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An adequate response to child sexual abuse


'Reckoning: the Catholic Church and Child Sexual Abuse' by Chris McGillion and Damian GraceReckoning: the Catholic Church and Child Sexual Abuse, written by Chris McGillion and Damian Grace, and jointly published by Eureka Street and ATF Press, offers a useful map of the journey that has led to the Royal Commission into Sexual Abuse. It recalls how the widespread sexual abuse of children within the Church came to prominence in Australia, outlines the variety of responses to it, and reflects on the explanations given for it.

The book is modest and even in its tone. It offers a broad perspective on the challenges that will arise from ensuring that children are safe in the future.

The dimensions of an adequate response to child sexual abuse by the Catholic Church are now fairly clear. First, children must be protected from abusive behaviour. This requires curtailing the opportunities for potential abusers to meet, groom and abuse children. It also requires preparing, monitoring and supervising church representatives who are in contact with children.

Second, the criminal gravity of sexual abuse must be recognised, and the response both to victims and offenders be proportionate to the seriousness of the crime. This requires responding professionally and transparently to accusations of abuse, excluding from public ministry those who have offended, and continuing to monitor any offenders who remain within religious communities.

Third, the serious harm suffered by people who were abused as children must be recognised. This is done by ensuring they receive the pastoral care and counseling they desire, and can claim compensation.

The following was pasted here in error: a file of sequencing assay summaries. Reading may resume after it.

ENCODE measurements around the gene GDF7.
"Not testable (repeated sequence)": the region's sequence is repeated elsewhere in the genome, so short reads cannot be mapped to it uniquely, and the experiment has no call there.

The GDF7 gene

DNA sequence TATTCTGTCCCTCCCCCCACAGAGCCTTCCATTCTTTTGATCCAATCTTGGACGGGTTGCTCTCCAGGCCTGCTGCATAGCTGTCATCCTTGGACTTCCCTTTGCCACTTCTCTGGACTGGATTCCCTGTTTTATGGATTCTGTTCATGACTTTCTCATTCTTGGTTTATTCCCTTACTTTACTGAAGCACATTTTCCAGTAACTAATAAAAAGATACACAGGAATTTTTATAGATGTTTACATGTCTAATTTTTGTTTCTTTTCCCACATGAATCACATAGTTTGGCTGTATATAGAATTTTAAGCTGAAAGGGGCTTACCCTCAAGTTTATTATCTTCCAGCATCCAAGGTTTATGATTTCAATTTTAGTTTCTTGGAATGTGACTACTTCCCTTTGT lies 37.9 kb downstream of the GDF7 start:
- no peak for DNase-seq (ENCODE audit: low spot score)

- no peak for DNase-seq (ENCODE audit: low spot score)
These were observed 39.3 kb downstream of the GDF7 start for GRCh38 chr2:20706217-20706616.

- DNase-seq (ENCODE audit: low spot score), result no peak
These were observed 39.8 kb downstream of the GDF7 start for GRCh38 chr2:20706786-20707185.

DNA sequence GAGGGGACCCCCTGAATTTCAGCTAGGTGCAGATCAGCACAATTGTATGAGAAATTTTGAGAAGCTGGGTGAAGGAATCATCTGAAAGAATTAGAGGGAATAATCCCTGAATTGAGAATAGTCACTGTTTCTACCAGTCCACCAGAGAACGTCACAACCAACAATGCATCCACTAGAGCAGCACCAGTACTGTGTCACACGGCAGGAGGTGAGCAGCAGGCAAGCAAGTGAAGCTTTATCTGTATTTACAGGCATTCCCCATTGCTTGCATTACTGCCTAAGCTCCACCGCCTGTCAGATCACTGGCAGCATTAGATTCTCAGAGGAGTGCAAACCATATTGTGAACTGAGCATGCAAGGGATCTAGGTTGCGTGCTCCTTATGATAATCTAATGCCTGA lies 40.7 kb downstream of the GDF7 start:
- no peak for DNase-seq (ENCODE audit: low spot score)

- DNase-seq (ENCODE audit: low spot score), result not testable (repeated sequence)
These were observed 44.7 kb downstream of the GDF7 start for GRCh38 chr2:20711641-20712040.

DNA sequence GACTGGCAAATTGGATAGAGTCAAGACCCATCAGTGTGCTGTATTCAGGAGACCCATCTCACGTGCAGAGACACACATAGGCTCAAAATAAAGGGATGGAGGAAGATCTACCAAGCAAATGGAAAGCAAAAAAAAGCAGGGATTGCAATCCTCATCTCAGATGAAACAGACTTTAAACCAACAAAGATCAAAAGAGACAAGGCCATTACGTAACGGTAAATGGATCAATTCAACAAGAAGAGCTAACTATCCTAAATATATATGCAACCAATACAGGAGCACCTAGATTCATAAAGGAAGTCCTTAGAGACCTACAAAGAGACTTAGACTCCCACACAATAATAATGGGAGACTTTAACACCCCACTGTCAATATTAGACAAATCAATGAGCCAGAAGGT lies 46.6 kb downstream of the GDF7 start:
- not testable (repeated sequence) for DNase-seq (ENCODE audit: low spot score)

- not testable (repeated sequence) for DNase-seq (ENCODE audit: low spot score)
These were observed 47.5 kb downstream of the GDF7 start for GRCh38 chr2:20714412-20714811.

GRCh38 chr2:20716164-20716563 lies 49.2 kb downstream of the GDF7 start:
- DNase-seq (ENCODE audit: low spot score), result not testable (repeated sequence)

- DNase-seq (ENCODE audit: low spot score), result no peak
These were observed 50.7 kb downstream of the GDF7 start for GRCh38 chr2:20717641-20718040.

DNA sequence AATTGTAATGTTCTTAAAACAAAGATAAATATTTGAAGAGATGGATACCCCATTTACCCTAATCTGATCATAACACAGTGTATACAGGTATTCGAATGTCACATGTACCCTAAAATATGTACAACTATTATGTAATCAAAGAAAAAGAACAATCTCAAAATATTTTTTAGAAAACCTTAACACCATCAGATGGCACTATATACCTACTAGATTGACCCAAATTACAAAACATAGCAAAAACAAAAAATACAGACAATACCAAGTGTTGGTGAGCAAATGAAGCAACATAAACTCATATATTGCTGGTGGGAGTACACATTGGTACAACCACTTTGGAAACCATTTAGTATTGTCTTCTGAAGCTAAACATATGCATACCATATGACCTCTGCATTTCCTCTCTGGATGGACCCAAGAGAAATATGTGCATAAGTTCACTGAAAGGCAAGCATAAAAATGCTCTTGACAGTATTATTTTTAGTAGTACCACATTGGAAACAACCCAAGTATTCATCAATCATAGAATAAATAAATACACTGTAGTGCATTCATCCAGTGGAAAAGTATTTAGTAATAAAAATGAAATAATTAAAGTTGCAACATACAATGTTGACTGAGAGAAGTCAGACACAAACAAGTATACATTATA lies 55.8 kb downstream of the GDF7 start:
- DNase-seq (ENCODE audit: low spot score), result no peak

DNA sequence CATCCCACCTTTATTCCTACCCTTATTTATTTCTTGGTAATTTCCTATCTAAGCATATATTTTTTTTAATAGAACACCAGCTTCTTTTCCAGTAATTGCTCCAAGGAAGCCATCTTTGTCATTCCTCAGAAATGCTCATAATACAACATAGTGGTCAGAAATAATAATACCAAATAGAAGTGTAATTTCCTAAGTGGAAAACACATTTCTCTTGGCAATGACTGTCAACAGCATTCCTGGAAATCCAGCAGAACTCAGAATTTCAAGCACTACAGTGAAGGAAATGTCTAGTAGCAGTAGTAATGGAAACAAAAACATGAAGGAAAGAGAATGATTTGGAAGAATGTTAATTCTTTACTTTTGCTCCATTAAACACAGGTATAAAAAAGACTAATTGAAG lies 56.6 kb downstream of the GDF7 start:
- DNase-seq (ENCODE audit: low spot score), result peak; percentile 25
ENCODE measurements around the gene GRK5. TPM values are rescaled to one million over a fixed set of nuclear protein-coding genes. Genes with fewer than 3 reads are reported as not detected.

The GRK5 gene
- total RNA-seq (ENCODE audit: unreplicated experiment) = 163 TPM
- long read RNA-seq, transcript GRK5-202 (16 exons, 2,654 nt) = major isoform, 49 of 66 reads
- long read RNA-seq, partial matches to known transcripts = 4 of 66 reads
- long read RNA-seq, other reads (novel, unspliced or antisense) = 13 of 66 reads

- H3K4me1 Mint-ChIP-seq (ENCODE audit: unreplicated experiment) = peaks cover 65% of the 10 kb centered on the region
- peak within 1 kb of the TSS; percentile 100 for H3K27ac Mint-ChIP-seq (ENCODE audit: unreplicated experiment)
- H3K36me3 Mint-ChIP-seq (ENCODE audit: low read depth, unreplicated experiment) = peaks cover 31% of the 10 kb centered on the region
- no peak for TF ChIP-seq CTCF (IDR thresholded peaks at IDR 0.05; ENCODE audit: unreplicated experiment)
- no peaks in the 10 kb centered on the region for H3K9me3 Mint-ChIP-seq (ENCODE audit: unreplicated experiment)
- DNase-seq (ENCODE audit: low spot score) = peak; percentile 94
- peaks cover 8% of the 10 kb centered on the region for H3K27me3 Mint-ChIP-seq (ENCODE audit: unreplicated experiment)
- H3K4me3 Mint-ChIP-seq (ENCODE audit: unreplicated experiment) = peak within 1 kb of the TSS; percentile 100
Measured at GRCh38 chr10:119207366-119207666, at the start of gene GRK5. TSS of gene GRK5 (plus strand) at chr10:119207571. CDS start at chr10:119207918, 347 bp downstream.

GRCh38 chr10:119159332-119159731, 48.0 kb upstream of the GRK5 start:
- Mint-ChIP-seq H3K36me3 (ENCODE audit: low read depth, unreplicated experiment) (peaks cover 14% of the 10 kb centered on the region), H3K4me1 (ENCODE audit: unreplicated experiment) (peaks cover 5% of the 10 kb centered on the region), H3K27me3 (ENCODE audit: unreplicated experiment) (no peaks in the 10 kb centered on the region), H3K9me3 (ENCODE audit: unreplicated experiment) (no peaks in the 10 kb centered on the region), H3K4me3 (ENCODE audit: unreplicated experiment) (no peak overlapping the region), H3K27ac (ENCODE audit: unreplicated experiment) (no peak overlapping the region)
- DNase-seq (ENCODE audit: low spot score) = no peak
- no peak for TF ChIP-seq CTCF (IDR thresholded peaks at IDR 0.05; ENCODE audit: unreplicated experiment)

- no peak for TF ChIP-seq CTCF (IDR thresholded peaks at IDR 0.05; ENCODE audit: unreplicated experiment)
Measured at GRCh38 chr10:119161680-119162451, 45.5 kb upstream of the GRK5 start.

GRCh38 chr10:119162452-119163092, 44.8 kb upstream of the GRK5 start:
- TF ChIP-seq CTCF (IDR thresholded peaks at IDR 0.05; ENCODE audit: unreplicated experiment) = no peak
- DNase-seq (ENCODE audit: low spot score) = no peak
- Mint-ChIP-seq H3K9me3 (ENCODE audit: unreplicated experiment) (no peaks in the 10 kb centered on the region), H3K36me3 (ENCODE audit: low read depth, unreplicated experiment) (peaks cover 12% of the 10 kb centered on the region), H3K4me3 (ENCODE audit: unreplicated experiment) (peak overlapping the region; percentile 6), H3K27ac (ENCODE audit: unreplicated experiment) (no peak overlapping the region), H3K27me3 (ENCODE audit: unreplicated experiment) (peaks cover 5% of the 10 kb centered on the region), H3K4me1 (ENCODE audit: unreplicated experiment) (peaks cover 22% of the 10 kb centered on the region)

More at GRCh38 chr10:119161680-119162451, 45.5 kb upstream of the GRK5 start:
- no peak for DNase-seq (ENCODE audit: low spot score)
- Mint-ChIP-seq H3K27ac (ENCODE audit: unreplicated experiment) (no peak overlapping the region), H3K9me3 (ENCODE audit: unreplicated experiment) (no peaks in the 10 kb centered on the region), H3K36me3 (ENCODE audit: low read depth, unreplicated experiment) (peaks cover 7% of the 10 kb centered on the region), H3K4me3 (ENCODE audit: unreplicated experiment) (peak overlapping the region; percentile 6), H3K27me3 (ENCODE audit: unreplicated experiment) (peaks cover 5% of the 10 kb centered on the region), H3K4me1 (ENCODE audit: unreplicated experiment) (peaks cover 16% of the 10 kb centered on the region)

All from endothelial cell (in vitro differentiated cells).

Finally, the Catholic Church must take responsibility for the sexual abuse inflicted by its representatives and for its concealment, and for ensuring that aspects of its culture that encourage abuse are remedied. For this, serious and independent study will be necessary.

McGillion and Grace detail the history of the often catastrophic failure in each of these dimensions. It also records considerable, if uneven, progress in some areas.

Certainly, potential offenders would find it much harder today to abuse children than they did forty years ago. Their access to children would be limited and monitored, and their behaviour would be more closely scrutinised. If their abuse were reported to their religious superiors they would face a strong risk of criminal prosecution and of exclusion from ministry.

Victims of abuse, too, now have some processes through which they may seek acknowledgment of abuse and compensation for it.